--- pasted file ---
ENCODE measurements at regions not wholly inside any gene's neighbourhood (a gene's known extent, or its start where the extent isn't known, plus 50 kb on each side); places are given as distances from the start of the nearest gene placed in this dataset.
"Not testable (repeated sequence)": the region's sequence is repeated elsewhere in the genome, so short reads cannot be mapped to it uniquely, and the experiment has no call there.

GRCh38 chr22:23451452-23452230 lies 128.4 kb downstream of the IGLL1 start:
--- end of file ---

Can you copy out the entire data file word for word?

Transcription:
ENCODE measurements at regions not wholly inside any gene's neighbourhood (a gene's known extent, or its start where the extent isn't known, plus 50 kb on each side); places are given as distances from the start of the nearest gene placed in this dataset.
"Not testable (repeated sequence)": the region's sequence is repeated elsewhere in the genome, so short reads cannot be mapped to it uniquely, and the experiment has no call there.

GRCh38 chr22:23451452-23452230 lies 128.4 kb downstream of the IGLL1 start: